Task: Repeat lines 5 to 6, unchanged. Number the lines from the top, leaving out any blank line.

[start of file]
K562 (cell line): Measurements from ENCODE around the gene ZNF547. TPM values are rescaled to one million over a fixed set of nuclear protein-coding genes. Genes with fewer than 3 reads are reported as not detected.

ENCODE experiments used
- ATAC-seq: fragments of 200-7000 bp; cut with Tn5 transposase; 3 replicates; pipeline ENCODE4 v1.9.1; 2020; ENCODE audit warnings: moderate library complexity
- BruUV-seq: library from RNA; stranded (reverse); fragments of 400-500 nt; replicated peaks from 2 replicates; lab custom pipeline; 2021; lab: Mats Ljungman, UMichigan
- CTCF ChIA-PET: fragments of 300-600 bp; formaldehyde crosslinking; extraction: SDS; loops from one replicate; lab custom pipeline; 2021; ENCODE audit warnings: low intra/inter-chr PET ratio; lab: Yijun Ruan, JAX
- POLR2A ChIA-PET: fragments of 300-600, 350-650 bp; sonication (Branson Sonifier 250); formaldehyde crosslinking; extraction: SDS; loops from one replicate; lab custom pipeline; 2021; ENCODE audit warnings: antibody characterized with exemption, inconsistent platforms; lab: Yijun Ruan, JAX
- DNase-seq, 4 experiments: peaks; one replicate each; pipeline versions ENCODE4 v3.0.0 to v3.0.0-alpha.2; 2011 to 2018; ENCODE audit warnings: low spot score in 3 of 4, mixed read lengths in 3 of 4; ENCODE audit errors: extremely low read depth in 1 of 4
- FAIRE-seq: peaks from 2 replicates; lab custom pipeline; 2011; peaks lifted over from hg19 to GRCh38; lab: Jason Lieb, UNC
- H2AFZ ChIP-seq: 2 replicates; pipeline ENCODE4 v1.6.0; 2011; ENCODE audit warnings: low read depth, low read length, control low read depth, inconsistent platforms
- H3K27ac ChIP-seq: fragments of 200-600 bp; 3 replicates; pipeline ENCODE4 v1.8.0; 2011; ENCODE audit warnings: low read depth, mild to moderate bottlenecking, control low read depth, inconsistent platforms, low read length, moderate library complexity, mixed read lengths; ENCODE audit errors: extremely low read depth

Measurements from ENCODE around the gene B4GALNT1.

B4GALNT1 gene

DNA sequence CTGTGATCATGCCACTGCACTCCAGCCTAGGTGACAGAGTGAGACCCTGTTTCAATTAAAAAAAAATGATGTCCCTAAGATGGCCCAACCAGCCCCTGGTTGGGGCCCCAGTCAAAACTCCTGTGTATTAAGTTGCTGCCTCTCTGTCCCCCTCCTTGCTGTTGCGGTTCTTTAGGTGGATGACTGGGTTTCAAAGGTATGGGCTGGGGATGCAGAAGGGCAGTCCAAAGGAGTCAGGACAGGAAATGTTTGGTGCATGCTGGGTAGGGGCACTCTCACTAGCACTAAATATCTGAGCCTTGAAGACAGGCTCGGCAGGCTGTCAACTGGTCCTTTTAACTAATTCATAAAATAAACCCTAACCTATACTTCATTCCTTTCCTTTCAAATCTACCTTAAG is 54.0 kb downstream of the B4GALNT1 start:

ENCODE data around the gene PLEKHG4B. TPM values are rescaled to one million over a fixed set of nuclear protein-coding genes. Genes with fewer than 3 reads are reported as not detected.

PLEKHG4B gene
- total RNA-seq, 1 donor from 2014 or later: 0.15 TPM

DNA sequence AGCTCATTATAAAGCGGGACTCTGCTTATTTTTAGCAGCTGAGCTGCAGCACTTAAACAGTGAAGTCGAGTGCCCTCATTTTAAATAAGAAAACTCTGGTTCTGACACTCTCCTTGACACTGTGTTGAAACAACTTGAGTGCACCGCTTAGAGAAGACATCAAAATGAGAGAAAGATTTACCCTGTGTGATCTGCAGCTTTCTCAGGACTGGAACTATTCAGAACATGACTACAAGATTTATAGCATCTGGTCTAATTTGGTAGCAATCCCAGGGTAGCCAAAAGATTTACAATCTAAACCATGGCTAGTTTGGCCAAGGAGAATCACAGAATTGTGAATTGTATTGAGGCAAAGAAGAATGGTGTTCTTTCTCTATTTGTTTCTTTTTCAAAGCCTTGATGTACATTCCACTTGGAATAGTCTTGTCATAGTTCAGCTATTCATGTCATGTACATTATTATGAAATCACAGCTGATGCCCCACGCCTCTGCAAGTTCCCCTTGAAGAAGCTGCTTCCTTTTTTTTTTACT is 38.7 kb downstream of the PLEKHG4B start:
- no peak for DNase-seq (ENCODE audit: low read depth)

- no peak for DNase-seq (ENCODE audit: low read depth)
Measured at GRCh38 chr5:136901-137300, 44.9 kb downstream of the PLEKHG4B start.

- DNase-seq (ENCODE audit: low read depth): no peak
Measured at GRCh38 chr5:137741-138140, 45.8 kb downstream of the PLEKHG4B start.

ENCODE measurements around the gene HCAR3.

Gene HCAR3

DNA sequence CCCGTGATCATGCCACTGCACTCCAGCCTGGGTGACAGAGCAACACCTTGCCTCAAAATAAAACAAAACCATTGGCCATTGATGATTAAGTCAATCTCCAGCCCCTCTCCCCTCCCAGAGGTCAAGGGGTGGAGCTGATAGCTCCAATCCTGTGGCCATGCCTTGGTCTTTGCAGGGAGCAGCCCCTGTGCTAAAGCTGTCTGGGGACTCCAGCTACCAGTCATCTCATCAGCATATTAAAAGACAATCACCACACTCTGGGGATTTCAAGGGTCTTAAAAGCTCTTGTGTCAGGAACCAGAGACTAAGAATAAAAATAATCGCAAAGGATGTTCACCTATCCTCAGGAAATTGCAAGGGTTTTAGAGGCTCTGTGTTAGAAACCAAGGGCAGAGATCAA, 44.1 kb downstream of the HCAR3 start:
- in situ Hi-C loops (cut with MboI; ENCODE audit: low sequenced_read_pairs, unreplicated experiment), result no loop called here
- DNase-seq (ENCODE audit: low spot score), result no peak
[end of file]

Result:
- CTCF ChIA-PET: fragments of 300-600 bp; formaldehyde crosslinking; extraction: SDS; loops from one replicate; lab custom pipeline; 2021; ENCODE audit warnings: low intra/inter-chr PET ratio; lab: Yijun Ruan, JAX
- POLR2A ChIA-PET: fragments of 300-600, 350-650 bp; sonication (Branson Sonifier 250); formaldehyde crosslinking; extraction: SDS; loops from one replicate; lab custom pipeline; 2021; ENCODE audit warnings: antibody characterized with exemption, inconsistent platforms; lab: Yijun Ruan, JAX